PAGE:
Kaia – Fishing Cat

Kaia is a female Fishing Cat (Prionailurus viverrinus) born in December, 2013. She is healthy and is a wonderful addition to our educational program. She came to us in hopes that we will be able to provide more in-depth information to other licensed facilities who also house these beautiful cats. She is an extremely active individual who keeps us on our toes as well as adds smiles to our day. She has a unique personality and has a strong bond with her keeper, you may hear her chirp when her keeper is around. She is one of the lucky residences to have a sponsor, which we hope will inspire our guests to sponsor more of the Foundation’s residents.

These smaller cats reach anywhere from 15-25 pounds and can get up to 25-34 inches long. They have a long body with relatively short legs and broad face. They have slightly webbed paws, which they use for swimming or scooping prey out of the water. When swimming they will also use their tail as a rudder. The fishing cat is at home in the water and can swim long distances even under water. Their diet consists mainly of fish but they also eat small mammals, snails, snakes, and birds. They are very skilled fishers, for which they get their name. Fishing cats are thought to be primarily nocturnal as well as solitary.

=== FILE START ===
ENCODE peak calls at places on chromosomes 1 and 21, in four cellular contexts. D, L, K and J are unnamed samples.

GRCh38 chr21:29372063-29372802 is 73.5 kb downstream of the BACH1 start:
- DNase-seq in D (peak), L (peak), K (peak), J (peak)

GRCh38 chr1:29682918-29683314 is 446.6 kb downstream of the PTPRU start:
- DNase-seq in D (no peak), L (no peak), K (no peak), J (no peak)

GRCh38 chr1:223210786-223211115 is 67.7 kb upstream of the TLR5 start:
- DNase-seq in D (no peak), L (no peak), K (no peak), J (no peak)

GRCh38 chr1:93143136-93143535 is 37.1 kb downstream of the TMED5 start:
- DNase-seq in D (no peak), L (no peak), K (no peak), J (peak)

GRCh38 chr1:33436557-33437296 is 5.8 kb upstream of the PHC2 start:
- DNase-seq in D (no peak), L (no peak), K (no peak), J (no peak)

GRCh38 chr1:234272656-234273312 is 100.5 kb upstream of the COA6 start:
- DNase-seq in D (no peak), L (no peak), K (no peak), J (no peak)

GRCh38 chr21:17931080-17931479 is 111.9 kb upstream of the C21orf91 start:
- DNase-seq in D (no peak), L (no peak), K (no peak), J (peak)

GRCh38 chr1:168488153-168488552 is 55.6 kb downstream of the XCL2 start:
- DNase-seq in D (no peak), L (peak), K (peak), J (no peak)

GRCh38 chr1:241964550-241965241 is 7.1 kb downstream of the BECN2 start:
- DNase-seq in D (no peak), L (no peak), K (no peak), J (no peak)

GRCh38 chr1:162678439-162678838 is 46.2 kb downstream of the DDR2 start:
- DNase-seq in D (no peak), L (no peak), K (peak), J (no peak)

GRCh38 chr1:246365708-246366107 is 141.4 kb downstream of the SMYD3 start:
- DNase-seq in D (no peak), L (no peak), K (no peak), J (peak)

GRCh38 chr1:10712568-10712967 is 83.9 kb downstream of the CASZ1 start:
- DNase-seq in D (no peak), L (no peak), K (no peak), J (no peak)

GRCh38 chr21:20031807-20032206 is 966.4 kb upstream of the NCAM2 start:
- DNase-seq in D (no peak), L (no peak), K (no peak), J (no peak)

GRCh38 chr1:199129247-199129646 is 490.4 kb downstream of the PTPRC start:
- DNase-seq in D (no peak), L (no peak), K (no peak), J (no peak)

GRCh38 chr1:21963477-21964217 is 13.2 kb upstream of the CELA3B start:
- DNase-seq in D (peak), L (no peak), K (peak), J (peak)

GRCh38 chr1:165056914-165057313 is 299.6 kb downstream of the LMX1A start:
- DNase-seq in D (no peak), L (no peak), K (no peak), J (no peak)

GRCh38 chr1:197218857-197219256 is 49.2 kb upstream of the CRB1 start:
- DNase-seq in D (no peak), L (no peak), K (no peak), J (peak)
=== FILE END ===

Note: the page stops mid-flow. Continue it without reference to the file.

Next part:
Fishing Cats are native to south and southeast Asia, and can be found in densely vegetated areas near bodies of water, such as marshes, rivers, mangroves, and streams. They are currently listed as a vulnerable species, mainly due to habitat loss and poaching. They are hunted for their fur as well as for food. Most of their territory has been polluted and encroached upon for agricultural use and human settlements.

Fishing Cat Trivia: A fishing cat will lightly tap the surface of the water with a paw to mimic insects, and when the fish gets close, will dive into the water to catch it.

Fishing Cat Quick Facts:

Body Size 25 – 34 inches long, 14 inches tall
Weight Males 25 lbs, Females 15 lbs
Gestation Period 57 – 63 days
Litter Size 2 – 3 young
Life Span Up to 10 years in captivity